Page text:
One of the more popular solutions used when deploying, scaling, and managing containerized apps in the Cloud, the Kubernetes containers are often threat actors’ targets.
This is the main reason that made the NSA and CISA publish a set of recommendations to help organizations strengthen their security.
The 52-page cybersecurity technical report released by the afore-mentioned security organizations came as a support and guidance effort considering the Kubernetes environment is a constant target for cyber attackers.
What Makes the Kubernetes Systems Easy Targets?
Hackers have multiple motivations for these attacks, ranging from data theft, cryptocurrency mining, and even denial-of-service (DoS) attacks.
According to the NSA, the principal causes for a compromised Kubernetes environment are supply-chain attacks, malicious actors, and insider threats.
Kubernetes is an automation system that handles deployment, management, and scaling container-run apps most of the time. Kubernetes are organized in clusters and most commonly hosted in the cloud, the main purpose and advantage being that this provides a more flexible approach than traditional software platforms.
Targeted mainly for 3 reasons, Kubernetes systems are traditionally attacked for data or processing power theft. The other reason being DoS attacks, however, cyber actors will try, as mentioned above, to use Kubernetes to harness a network’s underlying infrastructure for computational power for purposes such as cryptocurrency mining.
The report details recommendations to harden Kubernetes systems. Primary actions include the scanning of containers and Pods for vulnerabilities or misconfigurations, running containers and Pods with the least privileges possible, and using network separation, firewalls, strong authentication, and log auditing.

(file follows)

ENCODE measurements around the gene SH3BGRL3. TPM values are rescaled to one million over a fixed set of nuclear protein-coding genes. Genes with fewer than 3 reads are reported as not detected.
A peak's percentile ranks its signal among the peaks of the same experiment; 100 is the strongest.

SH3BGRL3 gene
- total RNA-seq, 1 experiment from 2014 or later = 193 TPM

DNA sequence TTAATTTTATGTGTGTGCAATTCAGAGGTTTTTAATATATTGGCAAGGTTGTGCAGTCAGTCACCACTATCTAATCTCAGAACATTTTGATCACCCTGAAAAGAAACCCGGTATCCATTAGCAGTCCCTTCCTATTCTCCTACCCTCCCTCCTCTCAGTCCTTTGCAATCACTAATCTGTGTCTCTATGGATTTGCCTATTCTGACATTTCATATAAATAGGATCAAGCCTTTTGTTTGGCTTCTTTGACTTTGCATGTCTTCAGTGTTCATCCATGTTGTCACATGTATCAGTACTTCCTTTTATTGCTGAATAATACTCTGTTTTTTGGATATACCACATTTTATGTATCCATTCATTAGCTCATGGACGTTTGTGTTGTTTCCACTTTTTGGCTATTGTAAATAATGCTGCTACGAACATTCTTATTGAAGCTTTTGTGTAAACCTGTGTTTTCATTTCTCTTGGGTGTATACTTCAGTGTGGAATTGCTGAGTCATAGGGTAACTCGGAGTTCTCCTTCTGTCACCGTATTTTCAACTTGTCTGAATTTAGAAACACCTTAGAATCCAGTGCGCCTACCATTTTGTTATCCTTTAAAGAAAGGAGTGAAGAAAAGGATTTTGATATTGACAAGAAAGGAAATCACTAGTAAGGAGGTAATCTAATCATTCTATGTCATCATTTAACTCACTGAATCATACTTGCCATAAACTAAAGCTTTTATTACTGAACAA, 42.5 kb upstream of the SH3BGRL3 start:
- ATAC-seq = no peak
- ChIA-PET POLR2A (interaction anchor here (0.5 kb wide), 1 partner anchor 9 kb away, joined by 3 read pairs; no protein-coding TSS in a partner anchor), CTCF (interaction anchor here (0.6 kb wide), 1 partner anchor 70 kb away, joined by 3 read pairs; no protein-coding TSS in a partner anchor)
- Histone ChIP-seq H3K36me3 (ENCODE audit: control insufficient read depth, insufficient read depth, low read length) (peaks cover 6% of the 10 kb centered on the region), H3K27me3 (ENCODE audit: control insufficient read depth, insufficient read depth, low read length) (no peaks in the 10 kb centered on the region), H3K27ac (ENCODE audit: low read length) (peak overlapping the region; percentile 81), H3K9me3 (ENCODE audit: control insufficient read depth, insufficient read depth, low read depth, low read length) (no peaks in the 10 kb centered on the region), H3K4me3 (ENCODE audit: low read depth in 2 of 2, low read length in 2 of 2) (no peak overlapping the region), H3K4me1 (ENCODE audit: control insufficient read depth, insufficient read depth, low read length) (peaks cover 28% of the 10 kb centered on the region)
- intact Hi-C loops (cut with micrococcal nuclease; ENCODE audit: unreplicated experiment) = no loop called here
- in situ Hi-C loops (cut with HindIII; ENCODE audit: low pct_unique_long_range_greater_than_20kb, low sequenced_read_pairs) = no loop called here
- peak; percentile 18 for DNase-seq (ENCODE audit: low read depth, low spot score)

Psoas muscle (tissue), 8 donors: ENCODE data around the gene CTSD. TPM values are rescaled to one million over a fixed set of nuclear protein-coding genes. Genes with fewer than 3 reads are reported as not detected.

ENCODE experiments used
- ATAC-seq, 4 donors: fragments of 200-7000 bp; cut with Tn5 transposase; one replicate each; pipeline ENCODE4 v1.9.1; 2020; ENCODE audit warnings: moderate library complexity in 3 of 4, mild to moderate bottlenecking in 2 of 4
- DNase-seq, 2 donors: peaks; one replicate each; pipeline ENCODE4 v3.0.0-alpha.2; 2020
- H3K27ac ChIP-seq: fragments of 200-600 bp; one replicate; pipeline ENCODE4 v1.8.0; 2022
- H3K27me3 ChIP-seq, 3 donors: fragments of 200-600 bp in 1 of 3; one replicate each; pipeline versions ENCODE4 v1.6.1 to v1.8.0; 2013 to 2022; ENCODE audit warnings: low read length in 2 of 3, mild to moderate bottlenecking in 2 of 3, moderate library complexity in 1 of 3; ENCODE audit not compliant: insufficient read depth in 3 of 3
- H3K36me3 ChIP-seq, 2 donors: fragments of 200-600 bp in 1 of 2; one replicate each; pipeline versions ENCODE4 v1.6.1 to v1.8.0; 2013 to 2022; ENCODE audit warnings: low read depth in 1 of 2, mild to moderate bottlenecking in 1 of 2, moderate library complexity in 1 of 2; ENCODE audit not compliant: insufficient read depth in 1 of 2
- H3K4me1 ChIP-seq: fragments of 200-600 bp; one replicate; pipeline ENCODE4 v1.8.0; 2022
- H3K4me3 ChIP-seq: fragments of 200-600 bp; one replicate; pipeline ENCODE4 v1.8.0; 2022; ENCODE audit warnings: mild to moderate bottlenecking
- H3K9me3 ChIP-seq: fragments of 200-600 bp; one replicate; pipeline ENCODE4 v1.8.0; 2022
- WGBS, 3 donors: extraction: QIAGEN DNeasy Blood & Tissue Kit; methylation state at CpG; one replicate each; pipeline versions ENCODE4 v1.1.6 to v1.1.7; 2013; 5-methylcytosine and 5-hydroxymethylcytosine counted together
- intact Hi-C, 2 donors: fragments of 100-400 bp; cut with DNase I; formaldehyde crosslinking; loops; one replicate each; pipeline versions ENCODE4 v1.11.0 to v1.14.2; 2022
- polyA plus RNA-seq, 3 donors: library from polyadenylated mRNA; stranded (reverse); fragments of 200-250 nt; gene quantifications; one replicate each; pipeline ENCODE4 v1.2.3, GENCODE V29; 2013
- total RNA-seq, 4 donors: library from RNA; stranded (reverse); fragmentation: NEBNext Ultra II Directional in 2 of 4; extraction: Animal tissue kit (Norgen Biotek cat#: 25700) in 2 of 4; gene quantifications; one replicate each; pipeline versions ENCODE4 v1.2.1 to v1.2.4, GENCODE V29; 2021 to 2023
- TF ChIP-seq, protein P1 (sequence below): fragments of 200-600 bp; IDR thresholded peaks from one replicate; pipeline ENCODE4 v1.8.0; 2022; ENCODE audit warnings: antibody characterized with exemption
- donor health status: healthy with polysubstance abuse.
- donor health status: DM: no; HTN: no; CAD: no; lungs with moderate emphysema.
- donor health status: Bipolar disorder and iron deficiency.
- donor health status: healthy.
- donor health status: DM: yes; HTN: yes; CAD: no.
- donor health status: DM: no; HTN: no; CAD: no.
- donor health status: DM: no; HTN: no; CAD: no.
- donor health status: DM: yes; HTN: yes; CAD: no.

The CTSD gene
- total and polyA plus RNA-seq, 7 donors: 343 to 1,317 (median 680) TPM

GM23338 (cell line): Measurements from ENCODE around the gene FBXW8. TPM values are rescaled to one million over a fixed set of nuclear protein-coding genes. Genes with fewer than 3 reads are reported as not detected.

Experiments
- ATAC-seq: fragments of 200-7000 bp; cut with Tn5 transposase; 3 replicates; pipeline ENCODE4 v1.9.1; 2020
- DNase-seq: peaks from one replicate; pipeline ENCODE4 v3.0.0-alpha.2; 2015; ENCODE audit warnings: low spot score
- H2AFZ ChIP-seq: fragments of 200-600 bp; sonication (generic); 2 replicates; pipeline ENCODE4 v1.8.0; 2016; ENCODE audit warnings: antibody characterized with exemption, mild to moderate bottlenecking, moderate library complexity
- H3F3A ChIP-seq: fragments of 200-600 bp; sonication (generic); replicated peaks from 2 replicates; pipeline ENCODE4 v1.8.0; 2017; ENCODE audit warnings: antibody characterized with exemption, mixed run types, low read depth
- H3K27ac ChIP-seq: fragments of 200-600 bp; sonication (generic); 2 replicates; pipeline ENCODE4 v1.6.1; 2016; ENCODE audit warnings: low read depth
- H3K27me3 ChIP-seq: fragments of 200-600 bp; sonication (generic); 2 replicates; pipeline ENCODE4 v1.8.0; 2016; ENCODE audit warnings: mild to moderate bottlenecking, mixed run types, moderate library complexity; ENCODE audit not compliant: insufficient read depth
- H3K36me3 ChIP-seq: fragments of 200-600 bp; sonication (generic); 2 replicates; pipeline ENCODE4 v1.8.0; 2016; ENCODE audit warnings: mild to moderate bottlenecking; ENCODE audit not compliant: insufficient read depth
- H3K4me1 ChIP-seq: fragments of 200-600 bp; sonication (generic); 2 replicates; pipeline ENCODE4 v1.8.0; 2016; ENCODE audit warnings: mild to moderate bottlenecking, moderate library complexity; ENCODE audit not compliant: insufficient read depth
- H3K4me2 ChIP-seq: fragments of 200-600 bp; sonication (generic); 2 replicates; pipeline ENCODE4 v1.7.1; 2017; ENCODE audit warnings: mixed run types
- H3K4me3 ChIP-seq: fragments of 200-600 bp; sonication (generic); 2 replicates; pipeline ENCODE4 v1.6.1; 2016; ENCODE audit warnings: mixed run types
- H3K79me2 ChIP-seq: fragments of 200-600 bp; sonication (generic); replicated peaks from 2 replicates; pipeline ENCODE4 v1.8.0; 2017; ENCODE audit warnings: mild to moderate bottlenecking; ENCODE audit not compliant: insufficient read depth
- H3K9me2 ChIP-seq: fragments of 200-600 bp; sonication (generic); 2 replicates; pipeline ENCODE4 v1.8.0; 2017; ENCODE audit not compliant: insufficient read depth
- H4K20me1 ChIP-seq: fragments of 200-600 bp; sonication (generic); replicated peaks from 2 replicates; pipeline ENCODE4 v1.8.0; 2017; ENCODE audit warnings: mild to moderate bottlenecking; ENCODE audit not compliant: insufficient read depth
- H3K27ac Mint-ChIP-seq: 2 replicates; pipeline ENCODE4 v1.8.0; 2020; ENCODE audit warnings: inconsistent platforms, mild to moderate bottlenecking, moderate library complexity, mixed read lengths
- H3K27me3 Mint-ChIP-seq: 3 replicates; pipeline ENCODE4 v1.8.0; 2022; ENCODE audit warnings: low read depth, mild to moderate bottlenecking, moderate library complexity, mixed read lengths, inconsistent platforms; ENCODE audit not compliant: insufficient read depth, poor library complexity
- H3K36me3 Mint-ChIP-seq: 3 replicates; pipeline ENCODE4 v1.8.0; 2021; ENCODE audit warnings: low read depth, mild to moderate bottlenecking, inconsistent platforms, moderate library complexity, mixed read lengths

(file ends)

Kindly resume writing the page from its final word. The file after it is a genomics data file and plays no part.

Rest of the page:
It’s a known fact that administrators can’t prevent all three risks, but fortunately, they are able to strengthen the security of a Kubernetes cluster by avoiding common misconfigurations and apply mitigations to minimize security risks.
The NSA also notes that supply-chain attacks “are often challenging to mitigate,” as a malicious threat actor usually gets in by exploiting a vulnerability or leveraging any misconfigurations.
The NSA also clearly mentioned that one other significant source of threat is the one posed by insiders to the respective organizations. They can be anyone with the right set of skills and access to the network ranging from sysadmins, regular users with special privileges, or even cloud service providers.
Insiders with special access to an organization’s Kubernetes infrastructure may be able to abuse these privileges.
The defensive actions that can be taken against these threats are to scan containers and Pods for bugs and misconfigurations and review all Kubernetes settings regularly in order to make sure that the system is benefiting from the latest updates, patches, and available upgrades.
The “Kubernetes Hardening Guidance,” document explains the security recommendations and provides examples.
You can study the entire Kubernetes Hardening Guide document here.